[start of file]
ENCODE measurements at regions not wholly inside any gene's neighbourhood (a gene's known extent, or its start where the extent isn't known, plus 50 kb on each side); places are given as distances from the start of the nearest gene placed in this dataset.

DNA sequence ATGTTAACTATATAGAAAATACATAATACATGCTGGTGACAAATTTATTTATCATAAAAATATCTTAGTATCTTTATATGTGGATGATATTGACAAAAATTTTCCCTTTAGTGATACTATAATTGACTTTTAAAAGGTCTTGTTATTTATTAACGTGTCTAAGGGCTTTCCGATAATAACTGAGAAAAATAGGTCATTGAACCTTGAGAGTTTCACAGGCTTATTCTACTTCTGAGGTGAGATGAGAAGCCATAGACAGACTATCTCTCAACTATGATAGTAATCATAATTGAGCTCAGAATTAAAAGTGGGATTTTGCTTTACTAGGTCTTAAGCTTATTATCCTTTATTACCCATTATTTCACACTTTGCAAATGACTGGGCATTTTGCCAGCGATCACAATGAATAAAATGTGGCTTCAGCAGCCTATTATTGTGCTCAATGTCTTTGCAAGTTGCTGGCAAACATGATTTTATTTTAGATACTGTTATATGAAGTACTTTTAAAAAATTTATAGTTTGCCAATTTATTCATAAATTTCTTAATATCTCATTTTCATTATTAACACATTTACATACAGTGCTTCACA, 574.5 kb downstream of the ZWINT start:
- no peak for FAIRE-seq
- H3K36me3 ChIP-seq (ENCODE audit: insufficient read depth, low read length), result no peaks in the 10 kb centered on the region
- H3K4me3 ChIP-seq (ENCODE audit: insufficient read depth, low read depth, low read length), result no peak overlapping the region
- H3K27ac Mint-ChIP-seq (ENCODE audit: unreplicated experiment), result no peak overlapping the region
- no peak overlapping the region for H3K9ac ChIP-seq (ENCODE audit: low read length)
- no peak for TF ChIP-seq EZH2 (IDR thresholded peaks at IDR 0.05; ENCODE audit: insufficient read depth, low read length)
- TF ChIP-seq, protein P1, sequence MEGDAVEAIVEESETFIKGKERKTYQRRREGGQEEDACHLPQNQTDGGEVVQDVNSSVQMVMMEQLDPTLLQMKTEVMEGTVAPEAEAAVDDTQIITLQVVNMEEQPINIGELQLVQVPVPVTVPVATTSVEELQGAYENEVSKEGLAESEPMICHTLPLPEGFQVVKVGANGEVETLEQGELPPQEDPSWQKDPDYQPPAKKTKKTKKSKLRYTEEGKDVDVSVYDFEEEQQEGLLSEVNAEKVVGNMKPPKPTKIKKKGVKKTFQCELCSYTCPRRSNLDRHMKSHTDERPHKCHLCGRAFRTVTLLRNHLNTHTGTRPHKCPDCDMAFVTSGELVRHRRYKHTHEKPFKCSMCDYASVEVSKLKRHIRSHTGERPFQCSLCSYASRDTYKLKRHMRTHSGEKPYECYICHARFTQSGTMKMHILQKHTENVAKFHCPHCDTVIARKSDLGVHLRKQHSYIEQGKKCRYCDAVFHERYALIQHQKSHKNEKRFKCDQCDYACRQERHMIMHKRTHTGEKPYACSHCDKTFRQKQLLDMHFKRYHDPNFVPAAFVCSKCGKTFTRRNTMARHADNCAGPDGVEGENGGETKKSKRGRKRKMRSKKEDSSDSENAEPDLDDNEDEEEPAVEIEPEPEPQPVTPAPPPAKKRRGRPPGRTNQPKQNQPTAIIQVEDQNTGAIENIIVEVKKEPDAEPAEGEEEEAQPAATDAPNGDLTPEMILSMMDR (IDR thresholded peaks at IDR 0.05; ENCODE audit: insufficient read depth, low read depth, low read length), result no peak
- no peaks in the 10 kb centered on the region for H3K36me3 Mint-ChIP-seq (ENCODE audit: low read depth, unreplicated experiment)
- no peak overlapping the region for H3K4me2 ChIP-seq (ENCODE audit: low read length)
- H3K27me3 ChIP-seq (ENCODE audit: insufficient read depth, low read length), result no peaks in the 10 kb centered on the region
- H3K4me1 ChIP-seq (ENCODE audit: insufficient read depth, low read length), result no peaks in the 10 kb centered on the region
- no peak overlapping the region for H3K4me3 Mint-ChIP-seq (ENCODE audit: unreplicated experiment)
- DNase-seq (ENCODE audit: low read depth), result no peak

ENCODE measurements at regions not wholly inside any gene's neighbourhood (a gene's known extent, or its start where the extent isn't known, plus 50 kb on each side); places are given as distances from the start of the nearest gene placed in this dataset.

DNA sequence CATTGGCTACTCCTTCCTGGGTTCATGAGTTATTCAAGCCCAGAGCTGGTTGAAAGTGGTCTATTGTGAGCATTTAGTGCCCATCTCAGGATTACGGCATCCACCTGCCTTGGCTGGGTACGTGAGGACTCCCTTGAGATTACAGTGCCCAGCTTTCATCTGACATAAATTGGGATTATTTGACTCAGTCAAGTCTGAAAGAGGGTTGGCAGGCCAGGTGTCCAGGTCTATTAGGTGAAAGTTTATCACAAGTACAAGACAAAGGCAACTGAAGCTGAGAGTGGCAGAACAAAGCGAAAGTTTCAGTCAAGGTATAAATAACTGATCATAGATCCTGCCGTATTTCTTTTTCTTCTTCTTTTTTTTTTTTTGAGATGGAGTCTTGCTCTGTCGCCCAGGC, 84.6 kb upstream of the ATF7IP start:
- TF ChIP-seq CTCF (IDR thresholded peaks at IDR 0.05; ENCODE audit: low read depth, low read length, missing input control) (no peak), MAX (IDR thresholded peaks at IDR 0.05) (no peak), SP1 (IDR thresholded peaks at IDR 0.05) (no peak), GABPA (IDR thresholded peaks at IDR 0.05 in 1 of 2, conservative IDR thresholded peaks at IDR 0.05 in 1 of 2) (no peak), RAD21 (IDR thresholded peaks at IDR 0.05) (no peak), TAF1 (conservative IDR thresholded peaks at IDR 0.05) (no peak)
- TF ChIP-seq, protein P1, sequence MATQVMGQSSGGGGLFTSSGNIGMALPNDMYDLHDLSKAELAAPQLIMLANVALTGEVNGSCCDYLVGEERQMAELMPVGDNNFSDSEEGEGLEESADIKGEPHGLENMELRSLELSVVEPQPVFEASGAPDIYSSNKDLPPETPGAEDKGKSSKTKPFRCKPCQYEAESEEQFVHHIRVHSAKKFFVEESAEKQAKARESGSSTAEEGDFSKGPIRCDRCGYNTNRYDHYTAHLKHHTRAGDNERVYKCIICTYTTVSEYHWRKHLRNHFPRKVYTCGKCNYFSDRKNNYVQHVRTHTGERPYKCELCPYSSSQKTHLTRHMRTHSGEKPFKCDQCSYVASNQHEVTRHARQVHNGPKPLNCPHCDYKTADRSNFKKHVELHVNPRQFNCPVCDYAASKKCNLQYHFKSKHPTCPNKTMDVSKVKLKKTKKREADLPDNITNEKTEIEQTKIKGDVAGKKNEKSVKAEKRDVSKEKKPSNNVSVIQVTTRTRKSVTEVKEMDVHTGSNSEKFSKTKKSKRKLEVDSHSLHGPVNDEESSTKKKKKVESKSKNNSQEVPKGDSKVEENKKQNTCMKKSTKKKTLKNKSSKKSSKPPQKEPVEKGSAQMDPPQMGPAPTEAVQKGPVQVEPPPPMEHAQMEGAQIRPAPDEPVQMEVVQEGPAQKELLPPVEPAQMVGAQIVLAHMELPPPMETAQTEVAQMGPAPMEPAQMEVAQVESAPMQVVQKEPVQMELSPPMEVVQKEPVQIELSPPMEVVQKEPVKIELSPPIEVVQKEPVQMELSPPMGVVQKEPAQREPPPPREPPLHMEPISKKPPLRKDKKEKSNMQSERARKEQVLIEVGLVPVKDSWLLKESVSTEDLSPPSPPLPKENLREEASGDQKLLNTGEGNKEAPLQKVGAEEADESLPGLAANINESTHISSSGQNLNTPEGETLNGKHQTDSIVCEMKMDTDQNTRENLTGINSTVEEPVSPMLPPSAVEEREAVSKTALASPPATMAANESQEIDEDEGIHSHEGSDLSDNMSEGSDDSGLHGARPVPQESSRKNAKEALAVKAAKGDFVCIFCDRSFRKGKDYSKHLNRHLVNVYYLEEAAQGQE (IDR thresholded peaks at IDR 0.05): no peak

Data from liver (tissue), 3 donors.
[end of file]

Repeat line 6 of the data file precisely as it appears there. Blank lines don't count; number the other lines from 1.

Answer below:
- H3K27ac Mint-ChIP-seq (ENCODE audit: unreplicated experiment), result no peak overlapping the region